Views held within societies about what would be appropriate behavior at a given time in life.
appraisal of the situation
In coping, an estimate of the nature, quality, and importance of the stressors in a situation.
The dominant context or mechanism through which the psychosocial crisis is resolved.
Destructive forces that result from severe, negative resolutions of the psychosocial crises.
A period of life dominated by a particular quality of thinking or a particular mode of social relationships. The notion of stages suggests qualitative changes in competence at each phase of development.
The period of psychosocial development that begins with the onset of puberty and ends around 18 years of age, usually with graduation from high school.
A biological plan for growth such that each function emerges in a systematic sequence until the fully functioning organism has developed.
The cultural values and behavioral patterns characteristic of a particular group in a society that shares a common ancestry; memories of a shared historical past; and a cultural focus on symbolic elements that distinguish the group from others.
A research method best suited for examining causal relationships, in which some variable or group of variables is systematically manipulated to examine its effect on an outcome.
The period of psychosocial development that begins around the time of graduation from high school and ends in the early 20s.
prime adaptive ego qualities
Mental states that form a basic orientation toward the interpretation of life experiences; new ego qualities emerge in the positive resolution of each psychosocial crisis.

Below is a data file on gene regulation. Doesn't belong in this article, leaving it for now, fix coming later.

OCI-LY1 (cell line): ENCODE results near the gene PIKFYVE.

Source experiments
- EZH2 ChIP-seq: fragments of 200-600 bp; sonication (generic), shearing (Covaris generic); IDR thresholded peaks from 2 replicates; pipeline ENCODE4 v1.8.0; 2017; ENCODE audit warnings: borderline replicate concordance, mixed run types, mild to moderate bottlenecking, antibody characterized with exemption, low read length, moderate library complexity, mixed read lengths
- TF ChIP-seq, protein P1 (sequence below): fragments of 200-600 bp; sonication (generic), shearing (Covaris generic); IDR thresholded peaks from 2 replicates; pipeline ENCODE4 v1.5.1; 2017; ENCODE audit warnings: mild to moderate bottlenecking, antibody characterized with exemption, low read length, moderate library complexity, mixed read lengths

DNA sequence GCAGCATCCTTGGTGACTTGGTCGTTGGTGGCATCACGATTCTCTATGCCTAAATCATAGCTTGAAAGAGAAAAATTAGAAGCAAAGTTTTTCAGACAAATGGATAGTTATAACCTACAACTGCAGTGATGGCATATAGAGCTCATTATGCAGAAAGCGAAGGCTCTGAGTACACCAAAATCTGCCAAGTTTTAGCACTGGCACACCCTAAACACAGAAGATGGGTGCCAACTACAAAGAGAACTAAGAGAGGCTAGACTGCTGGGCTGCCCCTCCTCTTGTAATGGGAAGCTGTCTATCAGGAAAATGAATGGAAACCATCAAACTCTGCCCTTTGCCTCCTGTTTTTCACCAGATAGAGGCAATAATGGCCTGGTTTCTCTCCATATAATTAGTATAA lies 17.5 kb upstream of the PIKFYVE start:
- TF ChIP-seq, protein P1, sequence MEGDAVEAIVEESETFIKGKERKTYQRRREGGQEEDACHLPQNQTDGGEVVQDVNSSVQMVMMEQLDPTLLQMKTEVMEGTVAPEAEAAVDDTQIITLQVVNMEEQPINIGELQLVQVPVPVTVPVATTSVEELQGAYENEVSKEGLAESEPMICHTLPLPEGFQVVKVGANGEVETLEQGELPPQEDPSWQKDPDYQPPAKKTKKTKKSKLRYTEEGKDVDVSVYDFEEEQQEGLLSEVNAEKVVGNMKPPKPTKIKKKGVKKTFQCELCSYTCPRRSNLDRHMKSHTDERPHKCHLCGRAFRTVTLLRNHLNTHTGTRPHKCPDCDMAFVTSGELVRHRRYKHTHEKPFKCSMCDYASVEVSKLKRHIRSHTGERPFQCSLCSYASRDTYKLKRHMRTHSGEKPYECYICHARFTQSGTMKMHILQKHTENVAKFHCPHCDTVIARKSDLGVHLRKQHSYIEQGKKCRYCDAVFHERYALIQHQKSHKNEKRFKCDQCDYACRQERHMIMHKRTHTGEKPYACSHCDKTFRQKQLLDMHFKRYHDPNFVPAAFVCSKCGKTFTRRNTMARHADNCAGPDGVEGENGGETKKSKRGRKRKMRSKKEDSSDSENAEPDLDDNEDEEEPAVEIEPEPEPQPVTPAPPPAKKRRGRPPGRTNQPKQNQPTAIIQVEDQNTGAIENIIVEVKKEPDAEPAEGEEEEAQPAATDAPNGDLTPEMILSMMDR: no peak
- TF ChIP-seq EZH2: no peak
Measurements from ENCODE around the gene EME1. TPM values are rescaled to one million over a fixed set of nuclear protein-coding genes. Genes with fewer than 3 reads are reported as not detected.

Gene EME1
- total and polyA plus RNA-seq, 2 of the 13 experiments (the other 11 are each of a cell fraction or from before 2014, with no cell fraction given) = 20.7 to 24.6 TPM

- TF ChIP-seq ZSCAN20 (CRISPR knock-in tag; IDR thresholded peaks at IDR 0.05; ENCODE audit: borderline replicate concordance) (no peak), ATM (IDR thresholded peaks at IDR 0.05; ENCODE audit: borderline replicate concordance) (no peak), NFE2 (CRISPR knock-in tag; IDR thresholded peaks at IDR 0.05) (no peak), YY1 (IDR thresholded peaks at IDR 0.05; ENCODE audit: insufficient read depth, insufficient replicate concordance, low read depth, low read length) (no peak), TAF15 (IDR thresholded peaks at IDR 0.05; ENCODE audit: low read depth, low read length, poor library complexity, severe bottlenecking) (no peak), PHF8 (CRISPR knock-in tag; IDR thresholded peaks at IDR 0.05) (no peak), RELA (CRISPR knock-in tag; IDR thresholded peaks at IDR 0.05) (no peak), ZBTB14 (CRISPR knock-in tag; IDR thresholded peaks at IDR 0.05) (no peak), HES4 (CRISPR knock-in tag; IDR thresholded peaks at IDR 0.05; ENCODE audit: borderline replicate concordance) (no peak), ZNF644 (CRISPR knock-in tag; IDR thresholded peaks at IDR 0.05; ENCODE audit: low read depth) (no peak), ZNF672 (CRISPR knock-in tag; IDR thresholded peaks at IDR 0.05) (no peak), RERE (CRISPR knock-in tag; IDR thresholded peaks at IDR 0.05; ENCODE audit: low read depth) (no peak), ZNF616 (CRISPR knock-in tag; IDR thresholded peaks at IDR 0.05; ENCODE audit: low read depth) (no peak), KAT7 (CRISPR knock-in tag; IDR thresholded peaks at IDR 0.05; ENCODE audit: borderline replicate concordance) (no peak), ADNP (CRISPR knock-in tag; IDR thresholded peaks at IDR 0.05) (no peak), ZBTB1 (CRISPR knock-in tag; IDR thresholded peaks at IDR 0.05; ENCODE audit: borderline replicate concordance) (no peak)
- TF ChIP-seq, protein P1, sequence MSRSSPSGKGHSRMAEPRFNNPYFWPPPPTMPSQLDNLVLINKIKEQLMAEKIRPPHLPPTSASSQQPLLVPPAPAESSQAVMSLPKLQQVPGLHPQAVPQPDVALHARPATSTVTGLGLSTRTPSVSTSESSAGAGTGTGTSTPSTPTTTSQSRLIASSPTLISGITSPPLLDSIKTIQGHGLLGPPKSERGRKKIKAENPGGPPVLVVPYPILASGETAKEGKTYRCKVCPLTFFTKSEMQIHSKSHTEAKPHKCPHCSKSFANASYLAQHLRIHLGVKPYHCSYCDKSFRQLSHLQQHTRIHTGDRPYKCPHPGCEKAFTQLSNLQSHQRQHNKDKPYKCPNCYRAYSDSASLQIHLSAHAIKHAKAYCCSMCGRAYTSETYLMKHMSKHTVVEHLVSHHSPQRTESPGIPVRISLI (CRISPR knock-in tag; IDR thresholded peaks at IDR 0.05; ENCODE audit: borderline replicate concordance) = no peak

A predictable life tension that arises as people experience some conflict between their own competencies and the expectations of their society.
A theory of psychological development that proposes that cognitive, emotional, and social growth are the result of the interaction between social expectations at each life stage and the competencies that people bring to each life challenge.
radius of significant relationships
The groups of important people in one's life. The breadth and complexity of these groups change over the which each member of the population under investigation has an equal chance of being included.
range of applicability
The nature of the concepts and principles that a theory is trying to explain.
A span of time during which a particular skill or behavior is most likely to develop.
A logically interrelated system of concepts and statements that provides a framework for organizing, interpreting, and understanding observations, with the goal of explaining and predicting behavior.
A ________ is a logical system of concepts that provides a framework for organizing and interpreting observations.
Which of the following is considered the age range conceptualized by psychosocial theory?
d. the entire life span
Which of the following statements is considered an assumption of psychosocial theory?
b. At every stage of life, individuals may contribute to their own development.
Which of the following statements about psychosocial stages is most accurate?
b. The way one perceives and experiences life varies qualitatively from stage to stage.
Which of the following is the best definition of developmental tasks?
d. Skills and competencies that contribute to increased mastery.
Which of the following statements is most accurate pertaining to the concept of psychosocial crisis?
c. Most people resolve the crisis positively with some negative experience.
The central process in psychosocial theory refers to:
c. how a person resolves a psychosocial crisis.
The key function of the radius of significant relationships is to:
b. recognize the demands of society brought to bear on the individual.
Coping is an important concept in psychosocial theory because:
c. it explains how unique and inventive behaviors occur.